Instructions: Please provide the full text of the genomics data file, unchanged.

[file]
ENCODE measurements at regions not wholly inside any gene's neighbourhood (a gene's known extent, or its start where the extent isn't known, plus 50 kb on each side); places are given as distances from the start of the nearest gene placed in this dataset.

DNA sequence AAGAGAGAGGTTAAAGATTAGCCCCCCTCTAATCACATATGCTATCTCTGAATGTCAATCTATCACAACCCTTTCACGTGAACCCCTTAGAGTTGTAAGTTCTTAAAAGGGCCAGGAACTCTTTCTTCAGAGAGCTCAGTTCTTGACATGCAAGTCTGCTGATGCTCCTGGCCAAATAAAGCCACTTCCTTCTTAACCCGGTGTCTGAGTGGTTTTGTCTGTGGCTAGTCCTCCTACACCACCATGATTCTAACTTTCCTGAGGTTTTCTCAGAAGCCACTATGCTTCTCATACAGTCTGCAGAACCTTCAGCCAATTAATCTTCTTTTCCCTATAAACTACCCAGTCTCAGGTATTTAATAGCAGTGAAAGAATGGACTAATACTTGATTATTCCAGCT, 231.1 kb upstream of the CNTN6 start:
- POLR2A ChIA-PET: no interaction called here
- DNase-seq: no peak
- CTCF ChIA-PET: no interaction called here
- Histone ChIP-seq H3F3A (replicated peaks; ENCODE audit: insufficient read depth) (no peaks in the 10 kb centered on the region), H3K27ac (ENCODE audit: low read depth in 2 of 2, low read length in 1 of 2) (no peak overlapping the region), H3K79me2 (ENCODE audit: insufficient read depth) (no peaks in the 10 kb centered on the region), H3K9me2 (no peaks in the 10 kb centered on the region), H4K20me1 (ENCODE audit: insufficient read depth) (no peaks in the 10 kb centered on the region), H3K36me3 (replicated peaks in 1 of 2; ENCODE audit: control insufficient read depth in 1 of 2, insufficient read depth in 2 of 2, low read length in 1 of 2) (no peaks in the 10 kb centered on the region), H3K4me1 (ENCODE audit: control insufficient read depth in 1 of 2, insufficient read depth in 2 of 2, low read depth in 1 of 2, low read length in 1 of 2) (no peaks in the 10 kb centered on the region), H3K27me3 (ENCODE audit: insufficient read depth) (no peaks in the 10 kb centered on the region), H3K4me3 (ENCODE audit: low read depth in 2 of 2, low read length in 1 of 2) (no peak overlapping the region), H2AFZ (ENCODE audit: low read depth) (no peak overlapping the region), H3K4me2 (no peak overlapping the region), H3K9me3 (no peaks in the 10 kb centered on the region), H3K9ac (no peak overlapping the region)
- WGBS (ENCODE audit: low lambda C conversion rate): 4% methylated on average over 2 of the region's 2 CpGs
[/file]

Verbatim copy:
ENCODE measurements at regions not wholly inside any gene's neighbourhood (a gene's known extent, or its start where the extent isn't known, plus 50 kb on each side); places are given as distances from the start of the nearest gene placed in this dataset.

DNA sequence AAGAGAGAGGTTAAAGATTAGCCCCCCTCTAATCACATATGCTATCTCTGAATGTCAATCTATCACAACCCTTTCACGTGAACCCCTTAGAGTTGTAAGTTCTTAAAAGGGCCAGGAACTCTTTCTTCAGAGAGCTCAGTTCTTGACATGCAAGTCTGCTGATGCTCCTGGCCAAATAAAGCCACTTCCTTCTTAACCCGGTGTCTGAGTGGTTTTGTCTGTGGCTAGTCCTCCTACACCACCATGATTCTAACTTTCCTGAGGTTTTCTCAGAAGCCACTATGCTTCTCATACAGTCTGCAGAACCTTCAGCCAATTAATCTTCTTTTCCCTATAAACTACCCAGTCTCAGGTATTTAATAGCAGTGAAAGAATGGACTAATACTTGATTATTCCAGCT, 231.1 kb upstream of the CNTN6 start:
- POLR2A ChIA-PET: no interaction called here
- DNase-seq: no peak
- CTCF ChIA-PET: no interaction called here
- Histone ChIP-seq H3F3A (replicated peaks; ENCODE audit: insufficient read depth) (no peaks in the 10 kb centered on the region), H3K27ac (ENCODE audit: low read depth in 2 of 2, low read length in 1 of 2) (no peak overlapping the region), H3K79me2 (ENCODE audit: insufficient read depth) (no peaks in the 10 kb centered on the region), H3K9me2 (no peaks in the 10 kb centered on the region), H4K20me1 (ENCODE audit: insufficient read depth) (no peaks in the 10 kb centered on the region), H3K36me3 (replicated peaks in 1 of 2; ENCODE audit: control insufficient read depth in 1 of 2, insufficient read depth in 2 of 2, low read length in 1 of 2) (no peaks in the 10 kb centered on the region), H3K4me1 (ENCODE audit: control insufficient read depth in 1 of 2, insufficient read depth in 2 of 2, low read depth in 1 of 2, low read length in 1 of 2) (no peaks in the 10 kb centered on the region), H3K27me3 (ENCODE audit: insufficient read depth) (no peaks in the 10 kb centered on the region), H3K4me3 (ENCODE audit: low read depth in 2 of 2, low read length in 1 of 2) (no peak overlapping the region), H2AFZ (ENCODE audit: low read depth) (no peak overlapping the region), H3K4me2 (no peak overlapping the region), H3K9me3 (no peaks in the 10 kb centered on the region), H3K9ac (no peak overlapping the region)
- WGBS (ENCODE audit: low lambda C conversion rate): 4% methylated on average over 2 of the region's 2 CpGs